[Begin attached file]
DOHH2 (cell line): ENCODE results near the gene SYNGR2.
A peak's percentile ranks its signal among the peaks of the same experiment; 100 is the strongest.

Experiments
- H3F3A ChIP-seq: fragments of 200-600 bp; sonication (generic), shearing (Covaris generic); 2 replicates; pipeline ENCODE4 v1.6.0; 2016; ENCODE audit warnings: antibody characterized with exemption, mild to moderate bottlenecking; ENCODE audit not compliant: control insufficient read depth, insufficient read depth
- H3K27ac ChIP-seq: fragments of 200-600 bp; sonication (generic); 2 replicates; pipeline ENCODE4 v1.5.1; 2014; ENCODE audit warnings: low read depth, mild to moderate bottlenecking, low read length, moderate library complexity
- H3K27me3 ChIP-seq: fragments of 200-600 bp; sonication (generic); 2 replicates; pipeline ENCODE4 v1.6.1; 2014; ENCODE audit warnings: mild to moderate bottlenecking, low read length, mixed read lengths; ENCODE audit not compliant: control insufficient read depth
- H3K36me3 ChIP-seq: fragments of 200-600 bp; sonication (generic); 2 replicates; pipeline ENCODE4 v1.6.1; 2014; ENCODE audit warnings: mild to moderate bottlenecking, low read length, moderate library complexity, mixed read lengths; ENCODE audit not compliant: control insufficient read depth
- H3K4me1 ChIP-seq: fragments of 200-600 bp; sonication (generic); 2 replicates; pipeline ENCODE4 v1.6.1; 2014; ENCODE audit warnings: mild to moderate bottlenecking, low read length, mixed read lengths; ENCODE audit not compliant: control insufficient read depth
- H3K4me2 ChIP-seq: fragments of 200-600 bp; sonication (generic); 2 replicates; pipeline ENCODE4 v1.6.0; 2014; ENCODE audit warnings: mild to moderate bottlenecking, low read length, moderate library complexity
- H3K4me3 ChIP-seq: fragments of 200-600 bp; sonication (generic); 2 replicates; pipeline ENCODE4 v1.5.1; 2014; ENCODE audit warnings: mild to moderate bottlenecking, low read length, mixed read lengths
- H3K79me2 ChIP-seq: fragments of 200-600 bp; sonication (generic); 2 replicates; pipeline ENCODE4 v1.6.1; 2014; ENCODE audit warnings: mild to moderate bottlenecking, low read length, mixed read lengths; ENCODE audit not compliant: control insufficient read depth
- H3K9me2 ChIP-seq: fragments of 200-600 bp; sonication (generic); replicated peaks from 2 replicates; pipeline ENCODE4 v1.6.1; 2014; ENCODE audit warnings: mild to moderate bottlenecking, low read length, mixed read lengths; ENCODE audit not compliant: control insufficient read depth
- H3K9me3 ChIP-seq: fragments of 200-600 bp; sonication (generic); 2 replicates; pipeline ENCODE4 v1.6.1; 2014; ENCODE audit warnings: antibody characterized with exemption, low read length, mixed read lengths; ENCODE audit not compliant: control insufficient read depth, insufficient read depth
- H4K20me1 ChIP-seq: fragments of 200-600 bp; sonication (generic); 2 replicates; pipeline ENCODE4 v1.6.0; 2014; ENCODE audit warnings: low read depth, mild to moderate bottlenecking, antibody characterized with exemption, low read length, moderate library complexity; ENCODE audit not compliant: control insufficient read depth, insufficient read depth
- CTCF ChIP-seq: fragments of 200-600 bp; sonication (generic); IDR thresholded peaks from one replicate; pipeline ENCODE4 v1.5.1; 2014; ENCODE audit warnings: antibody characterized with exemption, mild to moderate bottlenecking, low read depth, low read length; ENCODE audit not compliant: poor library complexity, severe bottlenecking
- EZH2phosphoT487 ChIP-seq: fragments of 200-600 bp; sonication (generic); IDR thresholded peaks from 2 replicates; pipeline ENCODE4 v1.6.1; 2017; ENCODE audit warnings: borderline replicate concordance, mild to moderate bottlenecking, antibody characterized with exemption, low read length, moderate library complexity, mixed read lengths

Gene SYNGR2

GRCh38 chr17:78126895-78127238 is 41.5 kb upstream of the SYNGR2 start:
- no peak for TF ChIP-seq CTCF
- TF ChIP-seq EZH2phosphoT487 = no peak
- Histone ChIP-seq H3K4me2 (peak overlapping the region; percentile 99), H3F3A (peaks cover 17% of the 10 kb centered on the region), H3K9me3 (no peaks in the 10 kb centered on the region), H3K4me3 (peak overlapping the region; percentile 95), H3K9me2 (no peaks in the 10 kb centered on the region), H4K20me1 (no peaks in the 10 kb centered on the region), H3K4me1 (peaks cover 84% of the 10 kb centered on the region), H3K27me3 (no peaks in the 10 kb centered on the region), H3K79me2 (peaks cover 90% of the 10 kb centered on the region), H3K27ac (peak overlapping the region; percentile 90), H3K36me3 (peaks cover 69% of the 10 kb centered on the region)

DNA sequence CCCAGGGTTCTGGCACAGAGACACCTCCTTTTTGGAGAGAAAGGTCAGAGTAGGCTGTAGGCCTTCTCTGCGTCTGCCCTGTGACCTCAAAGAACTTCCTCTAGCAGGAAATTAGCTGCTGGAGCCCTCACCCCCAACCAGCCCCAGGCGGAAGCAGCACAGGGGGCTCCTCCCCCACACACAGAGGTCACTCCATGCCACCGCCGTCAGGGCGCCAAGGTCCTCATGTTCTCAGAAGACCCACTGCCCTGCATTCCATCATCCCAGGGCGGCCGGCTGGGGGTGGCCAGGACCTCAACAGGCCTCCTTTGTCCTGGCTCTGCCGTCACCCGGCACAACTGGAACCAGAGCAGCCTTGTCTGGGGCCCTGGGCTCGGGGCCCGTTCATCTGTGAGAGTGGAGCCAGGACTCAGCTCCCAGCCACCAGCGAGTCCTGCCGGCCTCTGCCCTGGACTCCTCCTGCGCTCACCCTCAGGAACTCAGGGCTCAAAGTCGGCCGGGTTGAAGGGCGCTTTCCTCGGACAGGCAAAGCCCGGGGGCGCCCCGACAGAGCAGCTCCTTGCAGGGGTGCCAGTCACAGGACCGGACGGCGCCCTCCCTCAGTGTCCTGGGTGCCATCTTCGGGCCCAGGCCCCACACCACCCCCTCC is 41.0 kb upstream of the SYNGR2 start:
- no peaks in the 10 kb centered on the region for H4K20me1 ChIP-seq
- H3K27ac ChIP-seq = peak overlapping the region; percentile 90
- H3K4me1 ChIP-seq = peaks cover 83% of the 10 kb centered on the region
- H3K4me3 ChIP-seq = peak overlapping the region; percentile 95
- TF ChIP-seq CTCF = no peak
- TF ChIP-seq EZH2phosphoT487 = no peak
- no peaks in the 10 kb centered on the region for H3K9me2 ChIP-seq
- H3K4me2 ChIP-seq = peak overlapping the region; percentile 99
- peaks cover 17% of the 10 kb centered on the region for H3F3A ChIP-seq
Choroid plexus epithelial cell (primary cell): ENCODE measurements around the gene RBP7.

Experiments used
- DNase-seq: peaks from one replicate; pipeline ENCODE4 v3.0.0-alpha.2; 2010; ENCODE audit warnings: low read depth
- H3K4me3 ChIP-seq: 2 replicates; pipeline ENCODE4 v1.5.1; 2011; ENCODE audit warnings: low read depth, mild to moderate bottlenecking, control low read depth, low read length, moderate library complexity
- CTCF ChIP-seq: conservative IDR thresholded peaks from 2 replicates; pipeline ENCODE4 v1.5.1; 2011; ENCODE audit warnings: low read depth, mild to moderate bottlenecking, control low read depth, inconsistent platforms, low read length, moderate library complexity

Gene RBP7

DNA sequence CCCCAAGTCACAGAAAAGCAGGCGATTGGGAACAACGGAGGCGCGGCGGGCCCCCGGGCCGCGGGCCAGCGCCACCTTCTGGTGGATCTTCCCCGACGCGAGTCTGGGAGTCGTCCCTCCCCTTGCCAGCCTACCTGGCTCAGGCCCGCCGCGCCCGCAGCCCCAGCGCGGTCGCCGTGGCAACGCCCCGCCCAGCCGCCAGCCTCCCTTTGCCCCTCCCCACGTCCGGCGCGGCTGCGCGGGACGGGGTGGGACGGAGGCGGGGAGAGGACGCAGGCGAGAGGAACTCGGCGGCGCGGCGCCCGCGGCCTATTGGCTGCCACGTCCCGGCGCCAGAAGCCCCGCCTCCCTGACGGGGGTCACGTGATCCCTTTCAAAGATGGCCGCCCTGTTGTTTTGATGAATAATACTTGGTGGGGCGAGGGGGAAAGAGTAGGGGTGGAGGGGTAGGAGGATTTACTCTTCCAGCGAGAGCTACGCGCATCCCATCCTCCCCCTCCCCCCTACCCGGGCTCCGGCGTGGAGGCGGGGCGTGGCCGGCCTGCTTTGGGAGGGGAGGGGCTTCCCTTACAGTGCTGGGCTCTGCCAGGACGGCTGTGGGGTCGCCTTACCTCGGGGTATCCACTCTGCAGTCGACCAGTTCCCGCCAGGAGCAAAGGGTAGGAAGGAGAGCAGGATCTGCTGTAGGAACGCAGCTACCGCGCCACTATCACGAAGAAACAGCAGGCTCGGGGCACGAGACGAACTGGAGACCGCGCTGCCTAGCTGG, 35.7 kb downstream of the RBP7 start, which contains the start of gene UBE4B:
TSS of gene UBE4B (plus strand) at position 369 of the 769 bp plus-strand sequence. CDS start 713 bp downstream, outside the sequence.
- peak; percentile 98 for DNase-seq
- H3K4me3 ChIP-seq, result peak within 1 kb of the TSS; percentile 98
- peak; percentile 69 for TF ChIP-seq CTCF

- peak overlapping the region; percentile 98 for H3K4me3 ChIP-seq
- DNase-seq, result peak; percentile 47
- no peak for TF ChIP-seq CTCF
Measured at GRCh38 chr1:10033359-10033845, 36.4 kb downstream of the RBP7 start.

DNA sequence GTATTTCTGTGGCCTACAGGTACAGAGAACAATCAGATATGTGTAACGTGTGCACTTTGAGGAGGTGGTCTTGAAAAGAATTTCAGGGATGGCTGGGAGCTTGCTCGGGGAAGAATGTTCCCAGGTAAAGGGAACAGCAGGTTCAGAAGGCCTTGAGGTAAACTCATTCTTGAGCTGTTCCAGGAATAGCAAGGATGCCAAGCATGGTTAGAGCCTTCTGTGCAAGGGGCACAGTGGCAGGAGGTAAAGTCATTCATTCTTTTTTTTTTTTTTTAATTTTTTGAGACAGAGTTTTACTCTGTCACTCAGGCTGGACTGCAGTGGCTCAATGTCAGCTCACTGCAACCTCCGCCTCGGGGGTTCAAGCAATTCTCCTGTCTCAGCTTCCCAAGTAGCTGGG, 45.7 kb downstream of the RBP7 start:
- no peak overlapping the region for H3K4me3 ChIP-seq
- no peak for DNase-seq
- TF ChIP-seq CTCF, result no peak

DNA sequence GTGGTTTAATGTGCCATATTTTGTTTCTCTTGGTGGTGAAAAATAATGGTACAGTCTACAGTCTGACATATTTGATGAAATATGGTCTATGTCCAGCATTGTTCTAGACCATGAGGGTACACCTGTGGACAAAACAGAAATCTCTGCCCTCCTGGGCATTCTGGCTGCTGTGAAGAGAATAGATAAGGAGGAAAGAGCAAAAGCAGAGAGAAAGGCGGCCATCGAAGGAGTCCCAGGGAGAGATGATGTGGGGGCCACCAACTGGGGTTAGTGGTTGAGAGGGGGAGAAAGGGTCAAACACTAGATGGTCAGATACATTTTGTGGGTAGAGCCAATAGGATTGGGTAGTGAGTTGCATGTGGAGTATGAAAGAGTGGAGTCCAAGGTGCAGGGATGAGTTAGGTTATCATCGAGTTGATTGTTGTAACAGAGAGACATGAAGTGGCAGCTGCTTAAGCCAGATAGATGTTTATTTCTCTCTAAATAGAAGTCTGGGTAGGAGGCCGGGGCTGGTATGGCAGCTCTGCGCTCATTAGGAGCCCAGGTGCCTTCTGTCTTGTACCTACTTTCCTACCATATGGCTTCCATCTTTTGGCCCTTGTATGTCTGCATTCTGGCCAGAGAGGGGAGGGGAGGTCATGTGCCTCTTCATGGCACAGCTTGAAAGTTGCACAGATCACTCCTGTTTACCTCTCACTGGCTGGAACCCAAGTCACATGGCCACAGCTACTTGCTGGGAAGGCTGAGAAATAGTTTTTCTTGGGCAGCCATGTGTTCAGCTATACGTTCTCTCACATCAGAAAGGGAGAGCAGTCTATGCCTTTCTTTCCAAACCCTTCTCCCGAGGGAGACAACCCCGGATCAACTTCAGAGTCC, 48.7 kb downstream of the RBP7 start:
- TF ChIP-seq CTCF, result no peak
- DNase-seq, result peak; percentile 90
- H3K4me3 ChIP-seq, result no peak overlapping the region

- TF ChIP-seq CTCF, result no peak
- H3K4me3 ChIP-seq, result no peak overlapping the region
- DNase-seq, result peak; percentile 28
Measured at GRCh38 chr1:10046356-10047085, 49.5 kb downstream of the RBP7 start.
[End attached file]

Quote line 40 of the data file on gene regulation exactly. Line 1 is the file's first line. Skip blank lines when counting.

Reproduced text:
- peak; percentile 98 for DNase-seq